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EVENTS PILOT: Liverpool welcomes audiences


The Government has announced details of the pilot events to be held in Liverpool.

The city is following in the footsteps of Amsterdam and Barcelona by participating in a science-led research programme to reopen the cultural and business sectors. The pilots will gather evidence and approaches to managing and mitigating transmission risk.

The Events Research Programme will be used to provide key scientific data into how events for a range of audiences could be permitted to safely reopen as part of Step 4 of the roadmap out of lockdown, commencing no earlier than June 21.

The review will be crucial to how venues – from major sport stadiums to comedy clubs, theatres to live music spaces, wedding venues to conference centres – could operate this summer.

The pilots will explore how different approaches to social distancing, ventilation and test-on-entry protocols could ease opening and maximise participation, including the use of lateral flow tests – but not so-called 'vaccine passports'.

The Government is working closely with the University of Liverpool and Culture Liverpool on the project, which follows on from the city's successful pilot Covid-19 testing programme for people without symptoms held last November.

Meanwhile the latest picture in the region is a mixed bag. Six neighbourhoods in our region are lagging behind in the decline of Covid-19 levels, with a rate above 100 cases per 100,000 people.

While cases have continued to decline slowly overall in recent weeks, some areas have case rates that remain too high.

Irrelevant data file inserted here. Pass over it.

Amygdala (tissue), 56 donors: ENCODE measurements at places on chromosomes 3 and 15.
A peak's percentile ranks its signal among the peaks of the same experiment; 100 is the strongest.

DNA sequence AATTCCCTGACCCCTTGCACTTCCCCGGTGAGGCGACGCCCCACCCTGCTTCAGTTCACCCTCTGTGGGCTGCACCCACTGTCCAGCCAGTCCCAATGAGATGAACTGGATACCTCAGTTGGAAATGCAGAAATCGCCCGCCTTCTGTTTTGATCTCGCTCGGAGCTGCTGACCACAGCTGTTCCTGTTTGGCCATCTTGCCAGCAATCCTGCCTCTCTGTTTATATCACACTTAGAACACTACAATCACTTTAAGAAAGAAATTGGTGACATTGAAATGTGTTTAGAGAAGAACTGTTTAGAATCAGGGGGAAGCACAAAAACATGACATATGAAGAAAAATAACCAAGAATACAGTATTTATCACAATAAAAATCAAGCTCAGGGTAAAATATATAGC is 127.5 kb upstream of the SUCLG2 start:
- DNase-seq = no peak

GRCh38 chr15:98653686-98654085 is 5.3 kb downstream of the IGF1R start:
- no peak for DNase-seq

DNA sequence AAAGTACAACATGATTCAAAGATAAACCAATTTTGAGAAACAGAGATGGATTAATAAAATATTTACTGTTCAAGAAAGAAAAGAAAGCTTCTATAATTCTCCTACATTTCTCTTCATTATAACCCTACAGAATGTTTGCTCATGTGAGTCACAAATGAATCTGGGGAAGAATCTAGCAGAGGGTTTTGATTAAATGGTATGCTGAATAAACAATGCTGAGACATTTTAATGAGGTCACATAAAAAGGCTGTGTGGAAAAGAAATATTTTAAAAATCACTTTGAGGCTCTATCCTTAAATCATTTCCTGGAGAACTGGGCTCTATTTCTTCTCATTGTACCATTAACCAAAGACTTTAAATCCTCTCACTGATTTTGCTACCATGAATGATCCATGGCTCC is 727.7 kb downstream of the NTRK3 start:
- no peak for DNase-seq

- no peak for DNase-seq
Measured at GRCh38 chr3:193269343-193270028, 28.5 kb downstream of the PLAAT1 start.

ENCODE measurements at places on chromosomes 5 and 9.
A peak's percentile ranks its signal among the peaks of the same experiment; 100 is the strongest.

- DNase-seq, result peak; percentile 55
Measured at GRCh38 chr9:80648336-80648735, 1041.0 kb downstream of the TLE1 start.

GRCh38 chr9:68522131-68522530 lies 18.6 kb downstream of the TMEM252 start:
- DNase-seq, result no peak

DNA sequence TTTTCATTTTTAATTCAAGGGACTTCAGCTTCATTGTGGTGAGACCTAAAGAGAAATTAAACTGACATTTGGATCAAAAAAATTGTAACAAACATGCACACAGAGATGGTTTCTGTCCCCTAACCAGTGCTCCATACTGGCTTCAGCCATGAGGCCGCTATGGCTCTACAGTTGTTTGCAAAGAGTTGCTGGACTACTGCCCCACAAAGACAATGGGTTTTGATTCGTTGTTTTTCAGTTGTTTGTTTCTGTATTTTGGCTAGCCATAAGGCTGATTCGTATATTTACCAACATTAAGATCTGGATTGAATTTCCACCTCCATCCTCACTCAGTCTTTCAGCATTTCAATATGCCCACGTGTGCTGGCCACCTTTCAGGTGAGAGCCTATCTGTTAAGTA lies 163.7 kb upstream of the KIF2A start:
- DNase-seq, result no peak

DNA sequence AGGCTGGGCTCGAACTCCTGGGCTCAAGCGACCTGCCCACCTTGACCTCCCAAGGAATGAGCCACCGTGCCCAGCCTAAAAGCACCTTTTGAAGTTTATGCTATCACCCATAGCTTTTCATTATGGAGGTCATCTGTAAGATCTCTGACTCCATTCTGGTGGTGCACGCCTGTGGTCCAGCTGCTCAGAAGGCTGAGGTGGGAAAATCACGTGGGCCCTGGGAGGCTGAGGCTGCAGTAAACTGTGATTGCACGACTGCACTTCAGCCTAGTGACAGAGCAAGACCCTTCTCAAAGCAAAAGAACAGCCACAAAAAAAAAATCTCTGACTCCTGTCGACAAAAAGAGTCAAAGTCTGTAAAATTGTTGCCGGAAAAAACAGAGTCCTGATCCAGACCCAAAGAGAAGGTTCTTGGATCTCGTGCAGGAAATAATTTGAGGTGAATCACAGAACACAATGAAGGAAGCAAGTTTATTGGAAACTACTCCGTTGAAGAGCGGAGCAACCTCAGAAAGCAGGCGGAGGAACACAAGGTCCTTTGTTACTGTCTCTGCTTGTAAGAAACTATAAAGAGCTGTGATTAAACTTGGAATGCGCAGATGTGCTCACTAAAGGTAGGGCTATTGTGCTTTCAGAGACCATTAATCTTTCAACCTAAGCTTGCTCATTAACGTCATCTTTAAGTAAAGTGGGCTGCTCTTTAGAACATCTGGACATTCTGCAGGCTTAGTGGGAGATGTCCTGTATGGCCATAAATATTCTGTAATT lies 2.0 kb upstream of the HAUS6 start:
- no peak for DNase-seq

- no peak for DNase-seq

Areas of Halton, Wirral, St Helens and Liverpool all have neighboourhoods that have case levels in the triple figures.

That is much higher than the average case rate in each of those boroughs.

Wirral's borough wide case rate stands at 24.4 cases per 100,000 people, but in Hoylake it is more than four times that.

Similarly, Haydock West in St Helens and Anfield West in Liverpool have infection rates more than three times the average.

Halton has three areas with a case rate of more than 100 cases per 100,000 people, reflecting the fact that the borough now has the highest infection rate in the city region.

It is hoped that infection levels will continue to ebb even as lockdown restrictions begin to ease.

Following the end of the "stay at home" rule, a further easing in ten days is likely to see the reopening of non-essential shops and hospitality outdoors.

Vaccinations continue to take place across the region, with all over 50s now being encouraged to get the jab.


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